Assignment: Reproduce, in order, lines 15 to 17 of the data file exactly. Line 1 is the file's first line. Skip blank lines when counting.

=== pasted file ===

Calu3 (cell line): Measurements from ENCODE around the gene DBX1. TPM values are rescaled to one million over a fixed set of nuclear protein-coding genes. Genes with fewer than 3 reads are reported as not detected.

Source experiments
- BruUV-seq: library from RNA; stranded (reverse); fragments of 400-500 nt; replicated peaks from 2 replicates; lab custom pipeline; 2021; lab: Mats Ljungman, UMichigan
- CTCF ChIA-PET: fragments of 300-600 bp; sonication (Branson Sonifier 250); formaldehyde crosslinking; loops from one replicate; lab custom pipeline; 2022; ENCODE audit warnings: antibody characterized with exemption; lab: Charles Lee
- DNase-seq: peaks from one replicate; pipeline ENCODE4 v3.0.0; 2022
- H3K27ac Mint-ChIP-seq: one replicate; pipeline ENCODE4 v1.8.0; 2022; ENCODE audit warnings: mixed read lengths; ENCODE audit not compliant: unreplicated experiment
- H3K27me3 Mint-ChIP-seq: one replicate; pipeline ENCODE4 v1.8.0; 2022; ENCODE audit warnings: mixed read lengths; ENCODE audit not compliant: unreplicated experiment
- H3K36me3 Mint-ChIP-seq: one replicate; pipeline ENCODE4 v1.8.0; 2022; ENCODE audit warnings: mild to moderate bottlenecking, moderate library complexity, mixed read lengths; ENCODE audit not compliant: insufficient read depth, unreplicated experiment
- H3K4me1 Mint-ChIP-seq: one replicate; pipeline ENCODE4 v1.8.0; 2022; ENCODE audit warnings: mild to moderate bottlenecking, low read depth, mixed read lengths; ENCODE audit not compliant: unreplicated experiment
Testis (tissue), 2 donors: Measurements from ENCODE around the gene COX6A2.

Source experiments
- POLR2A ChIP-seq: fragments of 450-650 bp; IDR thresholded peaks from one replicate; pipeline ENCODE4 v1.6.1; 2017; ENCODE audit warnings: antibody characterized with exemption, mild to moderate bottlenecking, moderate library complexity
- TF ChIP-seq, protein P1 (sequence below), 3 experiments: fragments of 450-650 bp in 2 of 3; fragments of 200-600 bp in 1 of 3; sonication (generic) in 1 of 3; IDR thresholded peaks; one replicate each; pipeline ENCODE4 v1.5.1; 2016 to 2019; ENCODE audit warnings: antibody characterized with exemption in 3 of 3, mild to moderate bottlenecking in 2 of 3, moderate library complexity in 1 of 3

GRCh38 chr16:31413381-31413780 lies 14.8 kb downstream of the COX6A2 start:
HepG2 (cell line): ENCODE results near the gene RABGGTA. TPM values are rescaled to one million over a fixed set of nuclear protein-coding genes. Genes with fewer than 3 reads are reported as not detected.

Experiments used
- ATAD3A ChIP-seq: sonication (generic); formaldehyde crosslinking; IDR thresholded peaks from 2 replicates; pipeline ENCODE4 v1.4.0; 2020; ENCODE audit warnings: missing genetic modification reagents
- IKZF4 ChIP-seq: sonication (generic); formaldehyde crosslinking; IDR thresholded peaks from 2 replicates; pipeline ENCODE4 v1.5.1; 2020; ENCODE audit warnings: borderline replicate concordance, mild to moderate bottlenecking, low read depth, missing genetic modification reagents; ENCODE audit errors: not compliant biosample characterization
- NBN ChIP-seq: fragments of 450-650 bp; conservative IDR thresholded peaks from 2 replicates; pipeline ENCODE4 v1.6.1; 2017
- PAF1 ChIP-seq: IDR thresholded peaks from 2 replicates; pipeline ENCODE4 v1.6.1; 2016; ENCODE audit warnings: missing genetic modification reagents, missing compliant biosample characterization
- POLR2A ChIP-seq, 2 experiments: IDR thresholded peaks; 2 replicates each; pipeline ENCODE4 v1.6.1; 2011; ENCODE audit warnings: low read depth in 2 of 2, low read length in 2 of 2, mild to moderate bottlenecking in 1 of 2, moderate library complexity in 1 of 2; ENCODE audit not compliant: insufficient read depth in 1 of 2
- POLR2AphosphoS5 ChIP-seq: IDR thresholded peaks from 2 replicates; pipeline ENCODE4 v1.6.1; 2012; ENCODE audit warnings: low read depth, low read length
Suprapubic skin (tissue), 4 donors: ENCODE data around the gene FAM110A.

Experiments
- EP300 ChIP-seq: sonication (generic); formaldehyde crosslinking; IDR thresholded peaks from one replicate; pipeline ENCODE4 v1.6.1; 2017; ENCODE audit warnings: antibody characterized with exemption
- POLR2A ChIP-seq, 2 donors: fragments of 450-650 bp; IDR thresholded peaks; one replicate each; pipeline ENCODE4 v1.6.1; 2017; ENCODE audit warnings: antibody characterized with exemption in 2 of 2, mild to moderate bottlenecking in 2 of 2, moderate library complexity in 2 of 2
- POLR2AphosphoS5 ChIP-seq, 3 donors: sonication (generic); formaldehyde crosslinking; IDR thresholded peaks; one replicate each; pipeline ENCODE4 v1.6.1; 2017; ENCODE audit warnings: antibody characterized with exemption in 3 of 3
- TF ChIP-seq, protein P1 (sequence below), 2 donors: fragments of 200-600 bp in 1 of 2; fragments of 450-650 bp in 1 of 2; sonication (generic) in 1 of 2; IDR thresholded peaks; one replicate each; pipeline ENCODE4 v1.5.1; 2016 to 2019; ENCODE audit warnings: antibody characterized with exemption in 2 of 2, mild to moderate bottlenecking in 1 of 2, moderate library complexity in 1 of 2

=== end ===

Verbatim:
HepG2 (cell line): ENCODE results near the gene RABGGTA. TPM values are rescaled to one million over a fixed set of nuclear protein-coding genes. Genes with fewer than 3 reads are reported as not detected.

Experiments used
- ATAD3A ChIP-seq: sonication (generic); formaldehyde crosslinking; IDR thresholded peaks from 2 replicates; pipeline ENCODE4 v1.4.0; 2020; ENCODE audit warnings: missing genetic modification reagents